If you don’t fancy waiting to sit inside, you can just grab a kakigori to go. There’s a small eating area just outside the shop. You’ll miss out a few flavors, and the fun of watching them make the kakigori, but you might save a lot of time.
This cute little outdoor hideaway is super reasonable at just ¥600 per bowl. The homemade strawberry and blueberry flavors are especially good. The toppings may look less impressive than at some of the other entries here, but they’re really flavorful, and the texture of the ice is fantastic.
The aesthetic is also pretty cool, with a mossy driftwood vibe that’s very onbrand with Nakameguro’s bohemian hipster feel. That makes it a good spot to post a snap and pretend your life is better than everyone else’s. Most importantly, there’s a friendly old cat contentedly snoozing away in whatever sunbeam it can find.
It’s also close by to the famous T-Site. So it’s a great place to stop by if you’ve been mingling with the academic elite and you want to relax a little.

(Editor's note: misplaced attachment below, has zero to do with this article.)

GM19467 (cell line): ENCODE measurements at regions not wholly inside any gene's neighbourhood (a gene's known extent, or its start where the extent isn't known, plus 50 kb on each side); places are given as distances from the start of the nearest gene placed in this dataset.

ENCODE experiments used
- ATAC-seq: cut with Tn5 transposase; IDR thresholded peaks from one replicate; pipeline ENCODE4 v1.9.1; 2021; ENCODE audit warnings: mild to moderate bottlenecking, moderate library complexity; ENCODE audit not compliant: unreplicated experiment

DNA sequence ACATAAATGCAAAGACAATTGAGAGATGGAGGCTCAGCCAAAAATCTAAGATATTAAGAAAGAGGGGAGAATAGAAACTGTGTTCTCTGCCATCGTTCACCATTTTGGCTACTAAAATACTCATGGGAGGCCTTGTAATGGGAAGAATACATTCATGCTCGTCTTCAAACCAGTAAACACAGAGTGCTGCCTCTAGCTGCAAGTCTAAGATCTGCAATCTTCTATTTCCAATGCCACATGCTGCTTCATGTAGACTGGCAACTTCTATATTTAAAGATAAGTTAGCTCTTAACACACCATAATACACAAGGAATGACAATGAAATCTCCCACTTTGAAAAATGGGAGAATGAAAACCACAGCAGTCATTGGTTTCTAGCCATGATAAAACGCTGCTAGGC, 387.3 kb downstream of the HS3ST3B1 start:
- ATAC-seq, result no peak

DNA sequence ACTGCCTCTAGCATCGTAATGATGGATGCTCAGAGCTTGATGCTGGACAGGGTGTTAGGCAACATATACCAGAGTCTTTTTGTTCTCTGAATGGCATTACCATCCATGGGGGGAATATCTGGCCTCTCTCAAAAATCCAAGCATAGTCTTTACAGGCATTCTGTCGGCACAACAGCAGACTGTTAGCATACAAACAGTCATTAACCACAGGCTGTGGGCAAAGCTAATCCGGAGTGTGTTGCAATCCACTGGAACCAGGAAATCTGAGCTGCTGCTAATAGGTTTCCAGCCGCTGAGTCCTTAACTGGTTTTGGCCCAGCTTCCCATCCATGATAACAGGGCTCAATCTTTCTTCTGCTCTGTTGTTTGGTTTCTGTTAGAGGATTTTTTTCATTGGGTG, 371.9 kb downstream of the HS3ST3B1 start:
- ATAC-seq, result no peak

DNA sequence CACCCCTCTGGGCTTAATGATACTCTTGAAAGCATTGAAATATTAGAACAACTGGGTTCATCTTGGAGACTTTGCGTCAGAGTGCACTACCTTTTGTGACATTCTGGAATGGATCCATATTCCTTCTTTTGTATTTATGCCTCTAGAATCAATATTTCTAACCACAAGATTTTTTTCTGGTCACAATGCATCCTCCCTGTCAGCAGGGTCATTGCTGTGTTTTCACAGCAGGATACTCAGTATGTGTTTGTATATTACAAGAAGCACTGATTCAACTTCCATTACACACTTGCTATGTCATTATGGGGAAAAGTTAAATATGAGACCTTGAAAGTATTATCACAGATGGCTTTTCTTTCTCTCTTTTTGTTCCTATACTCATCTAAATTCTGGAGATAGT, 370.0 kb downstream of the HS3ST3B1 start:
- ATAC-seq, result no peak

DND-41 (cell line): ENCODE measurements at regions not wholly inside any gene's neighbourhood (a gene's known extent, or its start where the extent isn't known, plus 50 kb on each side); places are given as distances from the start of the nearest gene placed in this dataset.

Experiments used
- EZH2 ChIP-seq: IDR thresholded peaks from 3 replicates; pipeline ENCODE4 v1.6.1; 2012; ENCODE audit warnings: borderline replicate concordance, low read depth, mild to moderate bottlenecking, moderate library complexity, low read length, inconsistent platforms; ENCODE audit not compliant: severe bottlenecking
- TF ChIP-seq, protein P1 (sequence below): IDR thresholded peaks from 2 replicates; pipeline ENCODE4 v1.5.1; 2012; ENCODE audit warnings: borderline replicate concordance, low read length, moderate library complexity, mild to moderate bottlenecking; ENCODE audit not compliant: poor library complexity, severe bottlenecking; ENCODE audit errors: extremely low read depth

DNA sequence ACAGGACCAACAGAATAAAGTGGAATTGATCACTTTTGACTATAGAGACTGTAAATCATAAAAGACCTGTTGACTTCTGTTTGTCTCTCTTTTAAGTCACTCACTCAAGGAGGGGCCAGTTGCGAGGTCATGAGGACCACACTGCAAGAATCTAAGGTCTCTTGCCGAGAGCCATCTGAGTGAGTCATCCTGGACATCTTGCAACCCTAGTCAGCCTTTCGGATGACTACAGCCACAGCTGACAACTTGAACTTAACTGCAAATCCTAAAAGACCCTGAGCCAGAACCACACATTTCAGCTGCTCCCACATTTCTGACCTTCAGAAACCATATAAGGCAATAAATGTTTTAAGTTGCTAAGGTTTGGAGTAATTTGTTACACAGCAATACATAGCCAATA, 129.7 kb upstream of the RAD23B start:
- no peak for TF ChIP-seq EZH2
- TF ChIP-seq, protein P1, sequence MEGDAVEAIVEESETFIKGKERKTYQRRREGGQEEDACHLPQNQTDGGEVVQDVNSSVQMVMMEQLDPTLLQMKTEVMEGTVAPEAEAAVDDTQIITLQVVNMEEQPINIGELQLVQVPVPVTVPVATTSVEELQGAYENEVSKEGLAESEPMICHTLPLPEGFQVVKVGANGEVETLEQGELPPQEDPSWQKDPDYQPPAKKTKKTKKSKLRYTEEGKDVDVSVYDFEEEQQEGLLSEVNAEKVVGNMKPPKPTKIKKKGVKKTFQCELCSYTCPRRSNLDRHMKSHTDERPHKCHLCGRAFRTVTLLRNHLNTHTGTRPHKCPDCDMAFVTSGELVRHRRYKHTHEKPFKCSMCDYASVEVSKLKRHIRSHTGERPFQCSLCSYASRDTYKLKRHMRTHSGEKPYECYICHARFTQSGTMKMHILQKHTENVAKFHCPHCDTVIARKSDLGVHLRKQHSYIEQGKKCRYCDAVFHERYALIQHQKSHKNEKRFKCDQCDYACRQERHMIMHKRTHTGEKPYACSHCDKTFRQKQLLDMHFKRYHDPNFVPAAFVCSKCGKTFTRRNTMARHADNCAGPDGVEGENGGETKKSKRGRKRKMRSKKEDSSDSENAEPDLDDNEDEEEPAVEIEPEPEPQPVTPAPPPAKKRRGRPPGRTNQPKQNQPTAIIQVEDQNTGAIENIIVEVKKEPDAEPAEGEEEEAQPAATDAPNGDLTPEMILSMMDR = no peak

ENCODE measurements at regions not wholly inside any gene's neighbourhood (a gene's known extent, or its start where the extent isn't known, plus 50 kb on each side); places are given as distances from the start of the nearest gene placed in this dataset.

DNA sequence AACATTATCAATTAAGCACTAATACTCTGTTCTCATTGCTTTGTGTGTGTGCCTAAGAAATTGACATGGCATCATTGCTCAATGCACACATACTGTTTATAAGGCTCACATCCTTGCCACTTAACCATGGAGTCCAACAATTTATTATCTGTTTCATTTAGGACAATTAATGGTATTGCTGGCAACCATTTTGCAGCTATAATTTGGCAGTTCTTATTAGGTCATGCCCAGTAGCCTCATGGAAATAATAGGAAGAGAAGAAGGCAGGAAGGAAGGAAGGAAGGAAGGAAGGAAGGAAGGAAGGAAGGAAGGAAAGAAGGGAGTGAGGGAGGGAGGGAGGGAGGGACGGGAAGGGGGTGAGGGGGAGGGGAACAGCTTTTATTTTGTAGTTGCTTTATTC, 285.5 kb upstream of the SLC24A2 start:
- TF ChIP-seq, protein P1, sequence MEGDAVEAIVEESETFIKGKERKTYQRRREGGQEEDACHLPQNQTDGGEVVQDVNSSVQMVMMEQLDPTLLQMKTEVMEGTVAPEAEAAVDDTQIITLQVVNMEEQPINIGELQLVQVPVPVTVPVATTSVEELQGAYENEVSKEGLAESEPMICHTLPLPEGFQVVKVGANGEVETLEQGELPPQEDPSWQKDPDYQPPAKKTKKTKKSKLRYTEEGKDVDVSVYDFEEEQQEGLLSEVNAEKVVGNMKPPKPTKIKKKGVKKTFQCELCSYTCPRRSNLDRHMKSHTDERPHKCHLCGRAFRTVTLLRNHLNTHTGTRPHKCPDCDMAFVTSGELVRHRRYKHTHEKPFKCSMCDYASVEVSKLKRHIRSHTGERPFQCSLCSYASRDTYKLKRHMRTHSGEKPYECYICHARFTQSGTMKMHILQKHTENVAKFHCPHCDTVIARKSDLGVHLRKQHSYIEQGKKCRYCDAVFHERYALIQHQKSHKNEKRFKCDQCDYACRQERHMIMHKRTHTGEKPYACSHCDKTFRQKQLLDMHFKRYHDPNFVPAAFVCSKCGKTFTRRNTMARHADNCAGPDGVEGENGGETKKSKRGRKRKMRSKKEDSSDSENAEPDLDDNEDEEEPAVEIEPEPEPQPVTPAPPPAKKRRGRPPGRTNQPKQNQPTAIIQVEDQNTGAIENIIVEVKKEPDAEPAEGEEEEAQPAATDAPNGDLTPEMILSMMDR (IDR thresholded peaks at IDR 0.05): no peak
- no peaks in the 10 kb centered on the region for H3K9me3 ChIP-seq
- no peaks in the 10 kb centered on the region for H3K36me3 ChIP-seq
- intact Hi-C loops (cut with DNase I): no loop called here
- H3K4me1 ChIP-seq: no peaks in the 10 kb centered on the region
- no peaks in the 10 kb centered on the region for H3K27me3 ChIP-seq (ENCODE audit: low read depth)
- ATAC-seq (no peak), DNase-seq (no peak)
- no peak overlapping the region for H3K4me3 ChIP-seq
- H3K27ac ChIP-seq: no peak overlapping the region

There are certain times in the year that can make your visit to Tokyo less than idea.
Kakigori is synonymous to many Japanese with Kagoshima—and one of the most recognizable styles from the region is the old-school shirokuma (white bear).
It makes sense than that some of Tokyo’s best examples come out of Kagoshima restaurants. Perhaps most notable is Yushokutonsai Ichinisan. Usually an upscale shabu shabu joint, you can opt out of the more expensive savory courses and move straight on to dessert. because you’re a grown adult and you can eat whatever the hell you want. Prices are ¥600 for a small or ¥1,000 for a large.
Topped with seasonal fruit, azuki beans and sweetened milk, it’s a refreshing dessert that’s slightly less sickly than its syrupy successors. The prevailing flavor, surprisingly, is the milk, which has that rich Hokkaido-y taste that I’ve only noticed here in Japan. I’ve heard that together the toppings and white ice somehow resemble a polar bear. If I’m being honest I found the resemblance a little tenuous. Maybe the lady who made mine was some kind of avant-garde kakigori cubist…